Kausrud and colleagues examine whether changes in climatic conditions over the past 15 centuries have potentiated these main excursions of the plague bacterium from its Central Asian, ground-burrowing, rodent host populations into human populations. They have used impressively extensive and detailed historical data for Central Asia (Kazakh region). Even so, when delving back over so many centuries, surrogate measures of paleoclimatic conditions are necessary - in this case, tree-rings, glaciers and stalagmites. The authors have also had to make simplifying assumptions about the determinants of (and, hence, the proxy index for) the changeable level of sylvatic (rodent) plague activity over time.
This research task is complex, and some readers will find the analytic methods and the inferences drawn as challenging as they are innovative. The initial fine-tuning of the model to estimate (from climatic conditions and, hence, vegetation cover) the changeable level of sylvatic plague activity within rodent populations over past centuries was achieved by the empirical comparison of 10,000 (yes, 10,000) computer-generated model variants tested against 20th century Kazakh data. Each variant comprised a slightly differing combination of the several proxy measures of climatic conditions - temperature, rainfall, and monsoonal shifts - and their own many possible representations.
This study is timely, as the world community is now increasingly attentive to the likely impacts of human-induced climate change on the occurrence of infectious disease [4, 5]. For many infectious agents, the probability of transmission is influenced variously by temperature, rainfall, humidity and wind patterns. The relationships between these factors are sometimes complex, and estimates of the impact of climate change on infectious disease have been contested . Overall, though, it is certain that changes in climatic conditions will reset the boundaries, spatial and seasonal, on the transmission of many infectious diseases.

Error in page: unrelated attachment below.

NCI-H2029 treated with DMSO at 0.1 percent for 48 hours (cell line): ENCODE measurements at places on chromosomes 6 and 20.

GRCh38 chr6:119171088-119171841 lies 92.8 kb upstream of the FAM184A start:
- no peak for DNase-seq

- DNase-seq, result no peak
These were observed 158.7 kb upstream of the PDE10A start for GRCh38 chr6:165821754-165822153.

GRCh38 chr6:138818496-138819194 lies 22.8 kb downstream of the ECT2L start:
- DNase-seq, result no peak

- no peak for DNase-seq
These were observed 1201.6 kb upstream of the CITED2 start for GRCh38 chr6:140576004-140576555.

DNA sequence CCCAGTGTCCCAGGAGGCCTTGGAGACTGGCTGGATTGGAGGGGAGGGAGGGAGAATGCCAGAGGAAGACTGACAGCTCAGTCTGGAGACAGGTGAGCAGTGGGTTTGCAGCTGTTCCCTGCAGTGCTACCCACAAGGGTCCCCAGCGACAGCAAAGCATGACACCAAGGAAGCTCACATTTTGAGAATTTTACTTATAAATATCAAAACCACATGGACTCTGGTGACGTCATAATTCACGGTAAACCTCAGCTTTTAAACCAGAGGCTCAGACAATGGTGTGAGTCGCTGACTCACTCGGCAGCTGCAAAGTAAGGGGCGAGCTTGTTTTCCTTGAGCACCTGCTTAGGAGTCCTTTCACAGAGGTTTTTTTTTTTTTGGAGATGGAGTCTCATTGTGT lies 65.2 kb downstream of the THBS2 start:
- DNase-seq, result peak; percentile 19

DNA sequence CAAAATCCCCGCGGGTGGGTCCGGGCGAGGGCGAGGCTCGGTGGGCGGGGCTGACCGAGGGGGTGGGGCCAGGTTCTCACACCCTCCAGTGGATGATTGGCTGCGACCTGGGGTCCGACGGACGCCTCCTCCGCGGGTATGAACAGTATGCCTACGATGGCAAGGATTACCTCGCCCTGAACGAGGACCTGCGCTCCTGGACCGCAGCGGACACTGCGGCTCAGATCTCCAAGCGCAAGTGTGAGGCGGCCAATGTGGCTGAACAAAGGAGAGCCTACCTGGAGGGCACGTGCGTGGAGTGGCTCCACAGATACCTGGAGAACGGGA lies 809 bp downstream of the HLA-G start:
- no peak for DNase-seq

Salmonella food poisoning (diarrheal disease) occurs most often in summer, reflecting the faster proliferation of bacteria at higher temperatures. Cholera outbreaks occur more readily when coastal waters warm or when heavy rains cause flooding. The malarial parasite matures faster within the mosquito at warmer temperatures, and mosquito breeding, biting and survival are sensitive to temperature, surface water and humidity . The northern limits of schistosomiasis transmission in China are set by the mid-winter 'freezing zone' - at which temperature the pathogen's intermediate host, the water snail, cannot survive . In warmer waters, development of the schistosomiasis parasite within the snail can only occur above 15.4°C.
For bubonic plague it is entirely possible that the natural reservoir populations of rodents would have been affected by regional climate changes, including impacts on regional vegetation food sources. Such a relationship has been previously postulated . In the current work, Kausrud et al.  focus on the level of sylvatic plague activity in the multi-decadal period preceding each of the three major pandemic outbreaks of plague and the Manchurian epidemics of the early 20th century.